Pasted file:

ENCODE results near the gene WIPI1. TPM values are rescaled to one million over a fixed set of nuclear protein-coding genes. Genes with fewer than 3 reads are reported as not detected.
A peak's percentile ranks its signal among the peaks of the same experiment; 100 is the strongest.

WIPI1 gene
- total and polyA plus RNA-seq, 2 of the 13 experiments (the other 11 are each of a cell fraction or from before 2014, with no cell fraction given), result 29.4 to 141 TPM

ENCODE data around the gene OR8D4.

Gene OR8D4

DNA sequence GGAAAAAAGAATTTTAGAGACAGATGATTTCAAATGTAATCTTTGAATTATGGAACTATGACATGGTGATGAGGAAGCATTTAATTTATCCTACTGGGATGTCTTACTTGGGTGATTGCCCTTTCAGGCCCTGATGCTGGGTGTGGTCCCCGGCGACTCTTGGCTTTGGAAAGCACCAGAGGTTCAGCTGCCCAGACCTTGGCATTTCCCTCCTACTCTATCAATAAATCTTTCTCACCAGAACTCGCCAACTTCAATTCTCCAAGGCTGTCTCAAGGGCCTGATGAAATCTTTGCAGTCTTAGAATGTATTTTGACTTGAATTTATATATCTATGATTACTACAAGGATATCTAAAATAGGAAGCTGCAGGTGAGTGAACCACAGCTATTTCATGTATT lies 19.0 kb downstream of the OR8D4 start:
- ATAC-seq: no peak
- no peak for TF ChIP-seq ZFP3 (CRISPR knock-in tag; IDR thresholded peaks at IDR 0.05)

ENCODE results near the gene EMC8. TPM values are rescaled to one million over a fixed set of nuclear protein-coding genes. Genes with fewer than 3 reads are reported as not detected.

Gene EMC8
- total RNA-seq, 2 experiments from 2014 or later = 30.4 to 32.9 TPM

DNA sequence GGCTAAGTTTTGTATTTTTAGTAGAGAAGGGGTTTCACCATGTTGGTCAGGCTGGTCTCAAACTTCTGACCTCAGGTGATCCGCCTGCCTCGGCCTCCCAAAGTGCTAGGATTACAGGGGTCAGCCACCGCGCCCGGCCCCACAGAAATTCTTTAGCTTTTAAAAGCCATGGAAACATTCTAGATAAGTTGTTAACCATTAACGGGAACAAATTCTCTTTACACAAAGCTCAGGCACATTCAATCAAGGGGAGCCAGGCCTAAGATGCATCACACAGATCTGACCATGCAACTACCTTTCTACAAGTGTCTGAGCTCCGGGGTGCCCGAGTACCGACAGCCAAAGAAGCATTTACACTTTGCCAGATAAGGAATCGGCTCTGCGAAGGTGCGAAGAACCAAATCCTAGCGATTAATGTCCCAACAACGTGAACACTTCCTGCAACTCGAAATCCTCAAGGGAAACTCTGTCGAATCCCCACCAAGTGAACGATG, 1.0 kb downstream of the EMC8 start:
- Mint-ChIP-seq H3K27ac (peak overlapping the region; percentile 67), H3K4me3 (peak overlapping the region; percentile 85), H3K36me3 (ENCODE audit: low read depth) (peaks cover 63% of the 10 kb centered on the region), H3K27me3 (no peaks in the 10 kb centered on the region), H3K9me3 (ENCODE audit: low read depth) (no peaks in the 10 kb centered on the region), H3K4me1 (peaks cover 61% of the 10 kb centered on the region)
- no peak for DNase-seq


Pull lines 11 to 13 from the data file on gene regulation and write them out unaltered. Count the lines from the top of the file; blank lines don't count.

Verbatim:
Gene EMC8
- total RNA-seq, 2 experiments from 2014 or later = 30.4 to 32.9 TPM

DNA sequence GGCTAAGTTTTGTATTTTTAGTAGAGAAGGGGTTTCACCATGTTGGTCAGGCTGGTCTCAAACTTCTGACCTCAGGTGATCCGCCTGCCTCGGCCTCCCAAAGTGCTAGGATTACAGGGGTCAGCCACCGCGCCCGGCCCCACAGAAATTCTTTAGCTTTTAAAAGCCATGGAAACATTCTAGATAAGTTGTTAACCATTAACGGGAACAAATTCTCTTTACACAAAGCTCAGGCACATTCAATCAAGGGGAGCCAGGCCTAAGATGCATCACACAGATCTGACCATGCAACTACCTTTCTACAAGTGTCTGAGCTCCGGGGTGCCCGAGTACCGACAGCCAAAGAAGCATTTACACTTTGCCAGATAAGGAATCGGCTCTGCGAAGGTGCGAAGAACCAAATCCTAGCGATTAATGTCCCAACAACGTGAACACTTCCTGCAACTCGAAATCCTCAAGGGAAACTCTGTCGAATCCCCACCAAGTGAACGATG, 1.0 kb downstream of the EMC8 start: